Forests of Poland
Polish forests cover about 30% of Poland's territory, and are mostly owned by the state. Western and northern parts of Poland as well as the Carpathian Mountains in the extreme south, are much more forested than eastern and central provinces.1 The most forested administrative districts of the country are: Lubusz Voivodeship (48,9%), Subcarpathian Voivodeship (37,2%), and Pomeranian Voivodeship (36,1%).1 The least forested are: Łódź Voivodeship (21%), Masovian Voivodeship (22,6%), and Lublin Voivodeship (22,8%).
Forest in Poland occupy the poorest soil. Coniferous type accounts for 54.5%, whereas broadleaved type accounts for 45.5% (out of that, alder and riparian forests account for 3.8%). A number of forested zones are now protected by the Polish government and, in many cases, they have become tourist destinations. Over the years, many of the largest Polish forests have been reduced in size, and that reflected on the structure of forest inhabitation.
Up until the end of the 18th Century, beginning in what is known as the Middle Ages, forests were considered places for travelers and ordinary folk to stay away from, as they were home to bandits and were believed to be inhabited by evil spirits. Law and order did not apply to forests for many centuries, except for self-policing observed and administered by their inhabitants. However, the forests did contain numerous woodsmen and their families who made the best of their remote environment. These woodsmen lived on what the forest could produce, collecting pitch resin for sale ? important as method of illuminating city streets ? logging construction lumber, collecting lime, bees wax, honey, hops, mushrooms and whatever other saleable items could be harvested in the forest and sold in villages outside of it.
Families of the woodsmen produced their own food through gardening and hunting, as well as their own clothing. In some cases, their sewing of intricate laces became well known outside the forest, resulting in additional family income. Because of their isolation from society in general, woodsmen and their families developed their own style of dress, music, sewing, dialect, celebrations, and the type of dwellings. The Masovia woodsmen for example, known as Kurpie people, who lived in the forested region known in Poland as the White Wilderness (Puszcza Biała) and the Green Wilderness, still proudly proclaim and celebrate their unique culture and customs.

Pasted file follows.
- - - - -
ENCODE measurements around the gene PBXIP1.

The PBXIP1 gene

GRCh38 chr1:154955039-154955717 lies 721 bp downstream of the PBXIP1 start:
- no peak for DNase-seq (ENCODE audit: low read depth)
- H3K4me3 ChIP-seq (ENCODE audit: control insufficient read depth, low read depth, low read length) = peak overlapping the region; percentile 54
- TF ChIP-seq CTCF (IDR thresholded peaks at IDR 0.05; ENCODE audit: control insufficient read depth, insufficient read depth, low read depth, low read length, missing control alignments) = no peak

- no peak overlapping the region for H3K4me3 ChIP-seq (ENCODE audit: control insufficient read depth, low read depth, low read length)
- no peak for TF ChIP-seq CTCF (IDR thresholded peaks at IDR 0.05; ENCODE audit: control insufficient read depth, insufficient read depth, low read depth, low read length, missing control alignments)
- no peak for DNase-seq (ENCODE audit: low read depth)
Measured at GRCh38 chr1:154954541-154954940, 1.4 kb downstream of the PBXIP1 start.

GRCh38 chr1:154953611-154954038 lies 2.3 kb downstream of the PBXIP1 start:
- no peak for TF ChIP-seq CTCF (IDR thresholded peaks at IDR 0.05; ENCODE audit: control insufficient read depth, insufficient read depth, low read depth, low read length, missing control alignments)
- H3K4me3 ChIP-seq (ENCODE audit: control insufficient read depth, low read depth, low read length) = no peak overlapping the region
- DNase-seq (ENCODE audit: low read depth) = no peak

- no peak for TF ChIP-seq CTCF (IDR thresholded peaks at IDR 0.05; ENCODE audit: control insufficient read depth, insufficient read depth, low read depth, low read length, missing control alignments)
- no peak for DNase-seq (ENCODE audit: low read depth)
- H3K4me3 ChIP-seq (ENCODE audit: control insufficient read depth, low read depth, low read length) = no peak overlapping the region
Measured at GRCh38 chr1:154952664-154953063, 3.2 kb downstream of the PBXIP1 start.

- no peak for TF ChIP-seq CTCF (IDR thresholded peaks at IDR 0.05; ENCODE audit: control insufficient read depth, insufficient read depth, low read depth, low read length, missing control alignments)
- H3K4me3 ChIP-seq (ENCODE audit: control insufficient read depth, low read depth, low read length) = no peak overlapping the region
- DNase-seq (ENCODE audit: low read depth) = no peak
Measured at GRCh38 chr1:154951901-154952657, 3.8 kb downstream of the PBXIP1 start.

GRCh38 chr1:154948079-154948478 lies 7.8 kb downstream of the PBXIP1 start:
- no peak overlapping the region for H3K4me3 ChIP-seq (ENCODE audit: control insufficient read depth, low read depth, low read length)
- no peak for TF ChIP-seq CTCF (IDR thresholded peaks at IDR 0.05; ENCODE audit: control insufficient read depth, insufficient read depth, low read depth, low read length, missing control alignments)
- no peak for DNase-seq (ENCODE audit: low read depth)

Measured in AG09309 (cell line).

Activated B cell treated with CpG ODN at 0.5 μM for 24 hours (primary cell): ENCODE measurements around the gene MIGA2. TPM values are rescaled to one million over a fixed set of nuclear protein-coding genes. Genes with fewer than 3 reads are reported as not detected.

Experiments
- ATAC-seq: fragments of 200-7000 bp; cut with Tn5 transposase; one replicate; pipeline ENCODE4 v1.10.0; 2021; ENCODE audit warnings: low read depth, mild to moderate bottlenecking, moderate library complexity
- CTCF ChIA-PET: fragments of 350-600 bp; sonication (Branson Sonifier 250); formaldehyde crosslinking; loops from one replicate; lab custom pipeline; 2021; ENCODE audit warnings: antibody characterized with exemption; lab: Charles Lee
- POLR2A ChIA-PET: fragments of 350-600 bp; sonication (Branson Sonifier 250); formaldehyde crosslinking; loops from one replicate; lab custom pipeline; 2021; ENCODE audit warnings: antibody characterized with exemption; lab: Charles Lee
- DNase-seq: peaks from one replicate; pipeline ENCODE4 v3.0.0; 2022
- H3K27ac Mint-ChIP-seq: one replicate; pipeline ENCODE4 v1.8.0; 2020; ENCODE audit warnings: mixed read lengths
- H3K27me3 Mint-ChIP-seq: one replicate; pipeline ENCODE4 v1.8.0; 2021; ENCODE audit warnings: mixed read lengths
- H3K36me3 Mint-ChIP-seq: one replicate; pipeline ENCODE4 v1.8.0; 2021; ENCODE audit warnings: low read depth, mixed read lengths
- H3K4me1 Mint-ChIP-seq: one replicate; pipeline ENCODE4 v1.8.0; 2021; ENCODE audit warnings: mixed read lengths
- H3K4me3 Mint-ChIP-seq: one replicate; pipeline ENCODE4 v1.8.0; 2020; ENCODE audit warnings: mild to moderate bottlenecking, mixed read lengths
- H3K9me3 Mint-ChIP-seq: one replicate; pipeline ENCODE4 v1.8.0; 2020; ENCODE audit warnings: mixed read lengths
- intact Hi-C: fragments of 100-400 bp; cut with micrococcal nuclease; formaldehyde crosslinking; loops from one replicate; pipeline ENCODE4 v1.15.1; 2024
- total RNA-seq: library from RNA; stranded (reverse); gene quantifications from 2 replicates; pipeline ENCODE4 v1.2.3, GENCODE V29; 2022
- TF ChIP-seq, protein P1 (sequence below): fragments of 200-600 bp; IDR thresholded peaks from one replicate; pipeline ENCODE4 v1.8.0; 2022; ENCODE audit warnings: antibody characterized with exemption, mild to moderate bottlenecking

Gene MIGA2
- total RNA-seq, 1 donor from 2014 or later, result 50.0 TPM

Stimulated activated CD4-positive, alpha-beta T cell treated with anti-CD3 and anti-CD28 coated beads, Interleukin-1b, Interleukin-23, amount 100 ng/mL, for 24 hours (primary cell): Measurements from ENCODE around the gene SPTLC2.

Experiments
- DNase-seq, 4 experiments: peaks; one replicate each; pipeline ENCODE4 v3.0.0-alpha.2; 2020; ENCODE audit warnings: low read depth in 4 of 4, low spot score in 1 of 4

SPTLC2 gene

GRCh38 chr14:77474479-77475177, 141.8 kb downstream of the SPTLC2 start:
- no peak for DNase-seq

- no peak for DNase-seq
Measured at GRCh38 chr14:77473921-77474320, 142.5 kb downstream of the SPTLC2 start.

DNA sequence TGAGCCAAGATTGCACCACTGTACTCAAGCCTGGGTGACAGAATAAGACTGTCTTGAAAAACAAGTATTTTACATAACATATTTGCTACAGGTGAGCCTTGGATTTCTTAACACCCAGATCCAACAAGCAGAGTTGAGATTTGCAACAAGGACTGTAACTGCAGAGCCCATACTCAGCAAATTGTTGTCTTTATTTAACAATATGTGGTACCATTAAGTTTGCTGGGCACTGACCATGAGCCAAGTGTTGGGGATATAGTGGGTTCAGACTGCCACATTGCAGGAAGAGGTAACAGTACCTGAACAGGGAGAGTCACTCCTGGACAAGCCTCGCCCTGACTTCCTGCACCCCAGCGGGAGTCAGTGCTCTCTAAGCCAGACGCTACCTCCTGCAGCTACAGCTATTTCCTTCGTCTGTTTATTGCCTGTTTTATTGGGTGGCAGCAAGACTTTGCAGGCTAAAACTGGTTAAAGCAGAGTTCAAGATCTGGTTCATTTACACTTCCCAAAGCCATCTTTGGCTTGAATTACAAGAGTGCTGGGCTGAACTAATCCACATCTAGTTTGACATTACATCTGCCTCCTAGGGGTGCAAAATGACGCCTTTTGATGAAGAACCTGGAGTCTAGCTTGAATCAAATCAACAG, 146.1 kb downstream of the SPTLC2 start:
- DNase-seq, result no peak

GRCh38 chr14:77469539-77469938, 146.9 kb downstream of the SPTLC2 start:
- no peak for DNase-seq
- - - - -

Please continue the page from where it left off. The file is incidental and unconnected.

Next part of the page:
Visiting Polish monuments of nature
May weekend is one of the first opportunities for short tourist trips. Picnic can spend not only a home barbecue, but also for mountain walks or visiting Polish monuments of nature, and above all walks of large parks and greenery around the beautiful lakes. This way you can not only eat well, but also to spend time in the fresh air and the opportunity to see the history of Polish tourism. Weather in early May is sometimes different, but certainly much more conducive to family walks in the mountains, than the weather prevailing during the cold weather. In contrast, people who visit the large parks, may in designated areas also organize family camping.
Organized sightseeing tours
Tourists, who are characterized by a sense of organization or like to participate in joint trips very often participate in tours organized by travel agencies. As a result, tourists do not have to worry about how they could get to your center, and here is where they will spend nights and ate meals. The most common are organized bus excursions, during which you can stop at various points of interest. Also, the owners of buses that during the school year set down their children to school, willing to rent them to the needs of tourists. Additional attractions can provide travel by train, part of which has been leased for a group of tourists, especially when it passes through the centers of some forest.